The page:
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The writer and poet Robert Graves suppressed virtually all of the poems he had published during and just after the First World War. Until his son, William Graves, reprinted almost all the Poems About War in 1988, Graves's status as a 'war poet' seems to have depended mainly on his prose memoir (and bestseller), Good-bye to All That. None of the previous biographies written on Graves, however excellent, attempt to deal with this paradox in any depth. Robert Graves the war poet and the suppressed poems themselves have been largely neglected – until now. Jean Moorcroft Wilson, celebrated biographer of poets Siegfried Sassoon, Isaac Rosenberg and Edward Thomas, relates Graves's fascinating life during this period, his experiences in the war, his being left for dead at the Battle of the Somme, his leap from a third-storey window after his lover Laura Riding's even more dramatic jump from the fourth storey, his move to Spain and his final 'goodbye' to 'all that'. In this deeply-researched new book, containing startling material never before brought to light, Dr Moorcroft Wilson traces not only Graves's compelling life, but also the development of his poetry during the First World War, his thinking about the conflict and his shifting attitude towards it. Robert Graves: From Great War Poet to Good-bye to All That casts new light on the life, prose and poetry of Graves, without which the story of Great War poetry is incomplete.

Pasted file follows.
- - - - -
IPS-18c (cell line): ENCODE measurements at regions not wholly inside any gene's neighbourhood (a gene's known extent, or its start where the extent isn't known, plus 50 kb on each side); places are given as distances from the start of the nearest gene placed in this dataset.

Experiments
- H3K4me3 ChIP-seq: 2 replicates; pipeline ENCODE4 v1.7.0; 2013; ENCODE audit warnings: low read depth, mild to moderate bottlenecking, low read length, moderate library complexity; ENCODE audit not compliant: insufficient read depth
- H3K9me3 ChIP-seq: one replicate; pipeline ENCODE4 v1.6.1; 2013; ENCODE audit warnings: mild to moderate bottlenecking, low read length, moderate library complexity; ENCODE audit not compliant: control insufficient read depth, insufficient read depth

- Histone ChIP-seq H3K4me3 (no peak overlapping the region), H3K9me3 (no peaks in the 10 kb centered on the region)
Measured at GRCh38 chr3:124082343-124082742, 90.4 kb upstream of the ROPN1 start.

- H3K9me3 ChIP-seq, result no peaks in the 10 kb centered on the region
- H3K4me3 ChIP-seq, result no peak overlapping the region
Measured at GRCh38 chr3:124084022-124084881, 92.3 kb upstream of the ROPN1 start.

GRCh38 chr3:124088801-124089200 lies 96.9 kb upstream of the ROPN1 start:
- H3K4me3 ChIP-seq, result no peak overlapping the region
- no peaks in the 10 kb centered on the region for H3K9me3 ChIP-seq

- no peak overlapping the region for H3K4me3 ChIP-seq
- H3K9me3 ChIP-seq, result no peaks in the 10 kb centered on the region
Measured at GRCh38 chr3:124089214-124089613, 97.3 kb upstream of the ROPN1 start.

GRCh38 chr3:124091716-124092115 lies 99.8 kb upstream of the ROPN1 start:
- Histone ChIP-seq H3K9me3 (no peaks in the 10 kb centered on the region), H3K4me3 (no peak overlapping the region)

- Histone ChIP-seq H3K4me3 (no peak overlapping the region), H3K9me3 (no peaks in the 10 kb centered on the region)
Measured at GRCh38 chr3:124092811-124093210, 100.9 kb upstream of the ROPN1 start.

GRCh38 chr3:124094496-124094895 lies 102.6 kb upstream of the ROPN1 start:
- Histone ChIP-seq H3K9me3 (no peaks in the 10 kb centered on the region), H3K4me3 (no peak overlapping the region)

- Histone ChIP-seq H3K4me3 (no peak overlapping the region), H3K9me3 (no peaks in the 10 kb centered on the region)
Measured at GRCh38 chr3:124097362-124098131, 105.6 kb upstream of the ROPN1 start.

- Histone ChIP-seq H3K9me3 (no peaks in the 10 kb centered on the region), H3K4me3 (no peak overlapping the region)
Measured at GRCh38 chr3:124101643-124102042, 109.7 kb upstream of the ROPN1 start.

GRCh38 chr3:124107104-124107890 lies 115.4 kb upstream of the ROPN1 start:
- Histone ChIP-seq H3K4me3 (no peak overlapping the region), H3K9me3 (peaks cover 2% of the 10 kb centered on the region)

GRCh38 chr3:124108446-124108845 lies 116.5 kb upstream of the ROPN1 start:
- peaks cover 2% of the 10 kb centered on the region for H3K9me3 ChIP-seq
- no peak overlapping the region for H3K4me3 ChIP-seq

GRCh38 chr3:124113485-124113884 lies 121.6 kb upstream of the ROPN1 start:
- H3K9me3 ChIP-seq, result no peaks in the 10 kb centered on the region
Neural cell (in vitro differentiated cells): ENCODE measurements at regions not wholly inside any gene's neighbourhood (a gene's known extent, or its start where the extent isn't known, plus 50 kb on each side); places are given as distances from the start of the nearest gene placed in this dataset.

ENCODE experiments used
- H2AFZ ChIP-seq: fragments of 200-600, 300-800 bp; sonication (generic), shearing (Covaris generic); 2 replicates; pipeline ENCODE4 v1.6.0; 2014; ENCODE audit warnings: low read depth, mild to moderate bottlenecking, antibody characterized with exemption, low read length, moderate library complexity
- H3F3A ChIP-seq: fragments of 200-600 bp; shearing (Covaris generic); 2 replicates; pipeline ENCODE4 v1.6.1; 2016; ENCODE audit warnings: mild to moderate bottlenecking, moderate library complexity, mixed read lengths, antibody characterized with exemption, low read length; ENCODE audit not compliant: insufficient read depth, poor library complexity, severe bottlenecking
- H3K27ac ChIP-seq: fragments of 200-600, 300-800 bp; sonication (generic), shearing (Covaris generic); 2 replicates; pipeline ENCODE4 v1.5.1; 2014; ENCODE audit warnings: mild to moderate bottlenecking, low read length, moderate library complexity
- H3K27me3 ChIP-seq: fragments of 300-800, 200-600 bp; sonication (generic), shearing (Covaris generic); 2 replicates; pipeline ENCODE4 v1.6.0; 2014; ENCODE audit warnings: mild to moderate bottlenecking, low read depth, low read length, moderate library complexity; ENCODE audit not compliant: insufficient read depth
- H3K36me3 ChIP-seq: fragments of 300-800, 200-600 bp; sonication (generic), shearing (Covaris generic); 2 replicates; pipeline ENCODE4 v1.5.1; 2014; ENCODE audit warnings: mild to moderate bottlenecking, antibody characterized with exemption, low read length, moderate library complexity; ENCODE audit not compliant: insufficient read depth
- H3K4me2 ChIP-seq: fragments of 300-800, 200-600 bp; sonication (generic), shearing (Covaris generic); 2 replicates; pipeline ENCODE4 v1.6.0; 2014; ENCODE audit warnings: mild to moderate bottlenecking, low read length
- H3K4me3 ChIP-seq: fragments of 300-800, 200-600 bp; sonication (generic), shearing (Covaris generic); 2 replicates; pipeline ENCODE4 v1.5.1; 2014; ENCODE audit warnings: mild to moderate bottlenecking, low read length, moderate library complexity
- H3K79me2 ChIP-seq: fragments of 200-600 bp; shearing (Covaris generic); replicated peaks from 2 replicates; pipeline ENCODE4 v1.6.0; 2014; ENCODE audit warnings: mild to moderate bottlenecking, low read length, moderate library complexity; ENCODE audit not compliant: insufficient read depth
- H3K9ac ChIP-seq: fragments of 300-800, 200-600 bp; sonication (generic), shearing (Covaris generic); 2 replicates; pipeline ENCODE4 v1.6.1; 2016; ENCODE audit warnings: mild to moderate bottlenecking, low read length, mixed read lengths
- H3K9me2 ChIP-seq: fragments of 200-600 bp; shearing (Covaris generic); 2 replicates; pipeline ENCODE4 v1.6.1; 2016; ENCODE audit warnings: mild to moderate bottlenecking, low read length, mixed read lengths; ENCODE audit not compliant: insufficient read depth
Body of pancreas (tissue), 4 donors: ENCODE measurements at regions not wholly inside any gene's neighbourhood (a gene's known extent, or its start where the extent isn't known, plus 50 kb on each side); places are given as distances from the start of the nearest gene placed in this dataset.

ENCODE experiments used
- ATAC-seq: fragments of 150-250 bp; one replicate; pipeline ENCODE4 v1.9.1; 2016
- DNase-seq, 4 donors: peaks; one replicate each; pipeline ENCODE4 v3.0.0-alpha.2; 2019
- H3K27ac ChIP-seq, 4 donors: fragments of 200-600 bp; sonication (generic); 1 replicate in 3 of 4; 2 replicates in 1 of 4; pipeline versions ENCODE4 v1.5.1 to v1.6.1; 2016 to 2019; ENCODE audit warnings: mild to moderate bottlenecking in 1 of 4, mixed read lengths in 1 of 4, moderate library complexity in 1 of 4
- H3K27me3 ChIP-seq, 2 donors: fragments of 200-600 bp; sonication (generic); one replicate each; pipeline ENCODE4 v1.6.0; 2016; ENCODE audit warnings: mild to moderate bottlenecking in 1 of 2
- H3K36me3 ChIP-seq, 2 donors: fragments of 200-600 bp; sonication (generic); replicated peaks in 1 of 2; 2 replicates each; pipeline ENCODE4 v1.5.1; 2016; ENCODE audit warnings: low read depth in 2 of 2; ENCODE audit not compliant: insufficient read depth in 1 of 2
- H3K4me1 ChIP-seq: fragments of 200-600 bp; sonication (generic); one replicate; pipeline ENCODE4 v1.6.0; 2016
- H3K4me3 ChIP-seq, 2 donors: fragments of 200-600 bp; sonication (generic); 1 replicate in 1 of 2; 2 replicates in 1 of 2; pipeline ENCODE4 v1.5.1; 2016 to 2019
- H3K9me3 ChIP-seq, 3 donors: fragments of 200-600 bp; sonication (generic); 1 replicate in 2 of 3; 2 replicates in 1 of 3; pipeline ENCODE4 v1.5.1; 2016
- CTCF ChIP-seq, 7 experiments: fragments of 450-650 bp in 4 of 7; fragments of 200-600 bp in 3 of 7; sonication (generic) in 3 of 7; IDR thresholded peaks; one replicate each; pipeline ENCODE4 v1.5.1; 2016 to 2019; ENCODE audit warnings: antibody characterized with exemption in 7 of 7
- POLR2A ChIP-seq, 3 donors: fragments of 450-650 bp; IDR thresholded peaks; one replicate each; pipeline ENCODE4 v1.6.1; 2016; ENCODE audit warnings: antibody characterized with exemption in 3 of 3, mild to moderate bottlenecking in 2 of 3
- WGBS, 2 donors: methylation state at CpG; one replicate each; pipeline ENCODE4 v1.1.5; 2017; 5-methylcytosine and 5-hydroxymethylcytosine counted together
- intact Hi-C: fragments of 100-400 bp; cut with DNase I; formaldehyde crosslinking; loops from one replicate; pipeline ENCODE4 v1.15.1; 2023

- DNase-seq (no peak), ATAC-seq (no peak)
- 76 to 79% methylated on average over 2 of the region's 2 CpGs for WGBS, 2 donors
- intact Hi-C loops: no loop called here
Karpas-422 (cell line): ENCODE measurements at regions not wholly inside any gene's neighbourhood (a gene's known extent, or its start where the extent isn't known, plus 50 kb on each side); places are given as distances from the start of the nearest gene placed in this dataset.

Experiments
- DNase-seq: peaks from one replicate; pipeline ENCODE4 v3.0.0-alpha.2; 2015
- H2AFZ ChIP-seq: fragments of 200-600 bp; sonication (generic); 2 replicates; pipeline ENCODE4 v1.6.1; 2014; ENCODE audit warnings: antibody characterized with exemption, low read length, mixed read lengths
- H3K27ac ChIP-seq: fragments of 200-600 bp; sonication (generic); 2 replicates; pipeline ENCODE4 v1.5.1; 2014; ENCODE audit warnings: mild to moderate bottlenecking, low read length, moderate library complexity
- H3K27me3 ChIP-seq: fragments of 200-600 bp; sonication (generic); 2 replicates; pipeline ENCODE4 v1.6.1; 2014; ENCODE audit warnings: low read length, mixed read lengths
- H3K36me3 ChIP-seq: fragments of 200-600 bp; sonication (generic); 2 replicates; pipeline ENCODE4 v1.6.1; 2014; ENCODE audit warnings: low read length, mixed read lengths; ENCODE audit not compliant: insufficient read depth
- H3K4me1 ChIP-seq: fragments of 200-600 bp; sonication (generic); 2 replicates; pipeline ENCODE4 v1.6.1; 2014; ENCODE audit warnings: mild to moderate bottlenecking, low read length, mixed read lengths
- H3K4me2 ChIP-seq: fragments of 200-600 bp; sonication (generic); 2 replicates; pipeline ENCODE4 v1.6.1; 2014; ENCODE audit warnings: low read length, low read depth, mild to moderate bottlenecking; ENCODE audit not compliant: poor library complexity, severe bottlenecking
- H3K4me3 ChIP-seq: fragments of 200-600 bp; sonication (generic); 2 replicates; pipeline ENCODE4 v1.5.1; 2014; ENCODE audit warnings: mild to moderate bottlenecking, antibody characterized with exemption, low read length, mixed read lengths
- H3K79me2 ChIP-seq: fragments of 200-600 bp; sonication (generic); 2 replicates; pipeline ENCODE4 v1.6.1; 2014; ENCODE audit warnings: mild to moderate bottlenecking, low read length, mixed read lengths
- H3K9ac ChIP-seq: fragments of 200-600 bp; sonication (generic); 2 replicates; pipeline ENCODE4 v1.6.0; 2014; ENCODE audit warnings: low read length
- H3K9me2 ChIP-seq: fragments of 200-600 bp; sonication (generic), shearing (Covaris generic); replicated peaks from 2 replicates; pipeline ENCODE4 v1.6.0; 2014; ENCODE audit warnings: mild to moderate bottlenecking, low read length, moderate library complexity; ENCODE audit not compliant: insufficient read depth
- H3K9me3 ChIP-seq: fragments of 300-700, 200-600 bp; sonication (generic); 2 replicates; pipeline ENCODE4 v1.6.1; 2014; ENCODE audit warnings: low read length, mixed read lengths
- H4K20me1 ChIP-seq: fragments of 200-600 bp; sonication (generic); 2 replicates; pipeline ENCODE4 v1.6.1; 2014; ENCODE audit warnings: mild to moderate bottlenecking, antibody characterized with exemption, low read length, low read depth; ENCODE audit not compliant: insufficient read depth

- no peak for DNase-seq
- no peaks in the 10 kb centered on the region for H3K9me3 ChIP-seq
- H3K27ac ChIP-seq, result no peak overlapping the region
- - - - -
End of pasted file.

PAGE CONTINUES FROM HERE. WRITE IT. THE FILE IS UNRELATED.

Good Bye To All That

Author: Robert Graves
Publisher: Octagon Press, Limited
ISBN:
Size: 60.55 MB
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In this autobiography, first published in 1929, poet Robert Graves traces the monumental and universal loss of innocence that occurred as a result of the First World War. Written after the war and as he was leaving his birthplace, he thought, forever, Good-Bye to All That bids farewell not only to England and his English family and friends, but also to a way of life. Tracing his upbringing from his solidly middle-class Victorian childhood through his entry into the war at age twenty-one as a patriotic captain in the Royal Welsh Fusiliers, this dramatic, poignant, often wry autobiography goes on to depict the horrors and disillusionment of the Great War, from life in the trenches and the loss of dear friends, to the stupidity of government bureaucracy and the absurdity of English class stratification. Paul Fussell has hailed it as "the best memoir of the First World War" and has written the introduction to this new edition that marks the eightieth anniversary of the end of the war. An enormous success when it was first issued, it continues to find new readers in the thousands each year and has earned its designation as a true classic.